Articles by Nick Moran

December 13, 2014

A Year in Reading: Nick Moran 2

You can call your friend Thomas Edison, who’s recently harnessed residential electricity, and have him install light fixtures so new and so foreign to your guests that they refuse to flip the switches themselves because they’re terrified of being electrocuted. Marvelous! Splendid!

December 4, 2014

The Millions Top Ten: November 2014 1

We mint two new Hall of Famers and a Year in Reading participant joins our Top Ten.

November 4, 2014

The Millions Top Ten: October 2014 4

Three books debut, including one from a writer well-known to Millions readers.

October 9, 2014

The Millions Top Ten: September 2014 2

A longtime Millions favorite author debuts in the number one spot.

September 9, 2014

The Millions Top Ten: August 2014 1

Two newcomers join the top 10.

September 4, 2014

Bard-yoncé 0

Beyoncé collaborated with Forrest Gander, a finalist for the Pulitzer Prize in 2012, to write a poem called “Bey the Light.” You can read that over here. (Bonus: This isn’t the first time Queen B has teamed up with a prominent writer.)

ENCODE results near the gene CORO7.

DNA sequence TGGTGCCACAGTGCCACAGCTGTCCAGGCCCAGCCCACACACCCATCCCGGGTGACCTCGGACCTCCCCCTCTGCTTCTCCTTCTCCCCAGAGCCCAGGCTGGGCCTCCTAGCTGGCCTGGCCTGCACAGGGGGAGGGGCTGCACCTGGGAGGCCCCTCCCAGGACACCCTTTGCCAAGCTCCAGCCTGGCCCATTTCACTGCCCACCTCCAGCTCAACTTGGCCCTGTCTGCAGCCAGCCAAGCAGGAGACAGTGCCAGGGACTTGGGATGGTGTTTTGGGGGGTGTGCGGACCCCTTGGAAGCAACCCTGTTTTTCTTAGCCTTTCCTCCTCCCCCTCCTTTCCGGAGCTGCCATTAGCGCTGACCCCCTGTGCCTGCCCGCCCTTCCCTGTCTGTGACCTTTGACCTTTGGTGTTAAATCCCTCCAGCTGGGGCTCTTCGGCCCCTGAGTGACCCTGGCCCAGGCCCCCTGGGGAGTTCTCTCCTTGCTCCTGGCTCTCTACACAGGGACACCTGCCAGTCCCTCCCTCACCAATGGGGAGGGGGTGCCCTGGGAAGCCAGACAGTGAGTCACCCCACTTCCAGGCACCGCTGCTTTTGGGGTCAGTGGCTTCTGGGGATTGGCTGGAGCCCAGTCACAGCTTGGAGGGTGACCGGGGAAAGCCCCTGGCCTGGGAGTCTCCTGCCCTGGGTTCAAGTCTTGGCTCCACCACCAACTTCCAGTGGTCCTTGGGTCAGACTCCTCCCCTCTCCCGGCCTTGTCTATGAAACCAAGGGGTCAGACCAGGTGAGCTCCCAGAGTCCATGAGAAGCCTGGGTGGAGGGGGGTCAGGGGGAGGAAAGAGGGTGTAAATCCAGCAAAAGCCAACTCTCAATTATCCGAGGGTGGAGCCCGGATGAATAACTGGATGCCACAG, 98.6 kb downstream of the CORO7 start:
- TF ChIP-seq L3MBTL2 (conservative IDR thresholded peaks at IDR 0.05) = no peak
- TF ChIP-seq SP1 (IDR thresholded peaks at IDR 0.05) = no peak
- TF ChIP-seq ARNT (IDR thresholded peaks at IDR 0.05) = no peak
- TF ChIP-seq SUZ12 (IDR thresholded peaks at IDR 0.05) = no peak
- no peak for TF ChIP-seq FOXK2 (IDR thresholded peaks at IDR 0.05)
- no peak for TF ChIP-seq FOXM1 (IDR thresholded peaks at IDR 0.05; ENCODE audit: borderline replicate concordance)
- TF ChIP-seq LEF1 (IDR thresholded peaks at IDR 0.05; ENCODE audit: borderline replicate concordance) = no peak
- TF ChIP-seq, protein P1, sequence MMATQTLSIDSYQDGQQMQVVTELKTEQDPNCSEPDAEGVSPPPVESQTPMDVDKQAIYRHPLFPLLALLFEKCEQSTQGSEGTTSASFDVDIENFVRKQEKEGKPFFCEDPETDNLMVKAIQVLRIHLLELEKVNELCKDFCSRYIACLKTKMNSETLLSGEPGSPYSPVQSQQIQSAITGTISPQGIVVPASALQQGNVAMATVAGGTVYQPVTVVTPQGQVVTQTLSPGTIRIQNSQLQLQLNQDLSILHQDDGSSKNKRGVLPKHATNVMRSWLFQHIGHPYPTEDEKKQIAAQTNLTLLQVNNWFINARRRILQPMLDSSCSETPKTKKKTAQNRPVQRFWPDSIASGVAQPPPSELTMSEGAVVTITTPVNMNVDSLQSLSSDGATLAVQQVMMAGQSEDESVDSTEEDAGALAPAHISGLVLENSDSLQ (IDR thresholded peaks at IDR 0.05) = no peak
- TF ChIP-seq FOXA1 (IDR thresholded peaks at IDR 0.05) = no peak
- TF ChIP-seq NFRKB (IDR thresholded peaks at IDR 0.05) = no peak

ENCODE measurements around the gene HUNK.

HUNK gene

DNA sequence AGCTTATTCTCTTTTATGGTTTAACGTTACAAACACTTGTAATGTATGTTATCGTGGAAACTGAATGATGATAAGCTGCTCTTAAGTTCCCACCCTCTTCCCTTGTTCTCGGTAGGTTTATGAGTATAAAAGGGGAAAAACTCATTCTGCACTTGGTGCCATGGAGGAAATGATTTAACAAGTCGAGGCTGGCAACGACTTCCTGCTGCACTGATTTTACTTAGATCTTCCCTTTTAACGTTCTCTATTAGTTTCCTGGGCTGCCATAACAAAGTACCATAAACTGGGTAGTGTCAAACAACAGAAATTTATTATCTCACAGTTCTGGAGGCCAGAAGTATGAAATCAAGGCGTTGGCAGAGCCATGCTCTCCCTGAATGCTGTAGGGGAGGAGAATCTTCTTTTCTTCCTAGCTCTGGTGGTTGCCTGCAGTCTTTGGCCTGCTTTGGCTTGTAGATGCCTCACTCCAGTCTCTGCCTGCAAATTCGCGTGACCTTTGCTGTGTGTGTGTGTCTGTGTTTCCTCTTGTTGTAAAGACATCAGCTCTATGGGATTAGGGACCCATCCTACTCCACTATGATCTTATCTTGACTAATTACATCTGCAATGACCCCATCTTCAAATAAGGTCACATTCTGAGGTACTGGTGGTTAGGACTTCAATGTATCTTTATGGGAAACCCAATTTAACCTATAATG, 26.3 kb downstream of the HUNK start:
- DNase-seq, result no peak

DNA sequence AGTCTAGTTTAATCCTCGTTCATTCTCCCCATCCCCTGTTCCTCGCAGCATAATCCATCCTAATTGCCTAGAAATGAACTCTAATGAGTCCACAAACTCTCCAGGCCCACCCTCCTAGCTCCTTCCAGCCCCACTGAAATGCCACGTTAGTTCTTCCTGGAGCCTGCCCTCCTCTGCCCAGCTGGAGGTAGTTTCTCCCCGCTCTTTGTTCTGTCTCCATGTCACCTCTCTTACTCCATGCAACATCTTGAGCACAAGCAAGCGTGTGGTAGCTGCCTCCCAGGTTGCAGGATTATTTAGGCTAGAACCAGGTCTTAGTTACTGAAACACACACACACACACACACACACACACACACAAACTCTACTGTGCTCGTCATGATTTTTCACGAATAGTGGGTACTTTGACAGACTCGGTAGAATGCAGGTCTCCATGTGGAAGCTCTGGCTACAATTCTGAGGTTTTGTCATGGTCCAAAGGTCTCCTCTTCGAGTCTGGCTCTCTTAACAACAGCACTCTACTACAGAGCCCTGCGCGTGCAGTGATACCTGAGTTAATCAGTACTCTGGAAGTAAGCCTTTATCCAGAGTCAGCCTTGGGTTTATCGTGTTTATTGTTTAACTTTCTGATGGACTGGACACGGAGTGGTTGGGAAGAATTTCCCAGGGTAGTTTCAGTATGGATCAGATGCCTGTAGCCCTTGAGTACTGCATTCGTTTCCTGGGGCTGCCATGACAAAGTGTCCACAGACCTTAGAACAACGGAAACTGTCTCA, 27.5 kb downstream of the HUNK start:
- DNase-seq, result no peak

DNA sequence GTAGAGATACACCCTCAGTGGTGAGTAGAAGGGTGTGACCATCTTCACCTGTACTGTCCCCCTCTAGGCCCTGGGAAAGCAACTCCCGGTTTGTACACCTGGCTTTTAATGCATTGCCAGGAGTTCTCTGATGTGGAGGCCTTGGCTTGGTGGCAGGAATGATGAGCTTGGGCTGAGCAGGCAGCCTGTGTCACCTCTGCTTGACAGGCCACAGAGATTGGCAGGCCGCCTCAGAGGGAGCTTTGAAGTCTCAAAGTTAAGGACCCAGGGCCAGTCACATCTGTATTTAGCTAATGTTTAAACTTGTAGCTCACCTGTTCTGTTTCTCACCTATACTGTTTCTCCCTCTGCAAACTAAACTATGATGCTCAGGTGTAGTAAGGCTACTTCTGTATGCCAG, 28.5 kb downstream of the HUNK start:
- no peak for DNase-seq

September 4, 2014

Ben Lerner’s Nightstand 0

Ben Lerner, whose 10:04 has been reviewed in Bookforum and the New York Times, made an appearance on The New Directions blog to recommend four books of poetry that have at one point or another graced his nightstand. (No word on how he winnows down his list of books to be stacked on said nightstand, […]

September 4, 2014

“The good voice / And my voice” 0

Recommended Reading: “Wide Sigh” by Melissa Broder.

September 4, 2014

Miranda July’s Somebody 0

Miranda July – whose new novel, The First Bad Man, is due in January – has developed a smartphone app that “allows one person to deliver a message to another.” The kicker? Someone other than you will deliver the message verbally and in person. (Sounds like she’s probably due before Congress once again.)

August 28, 2014

City of Asylum 0

A Pittsburgh-based nonprofit is offering free housing and stipends to “foreign-born scribes who endured imprisonment, or worse, in their home countries.”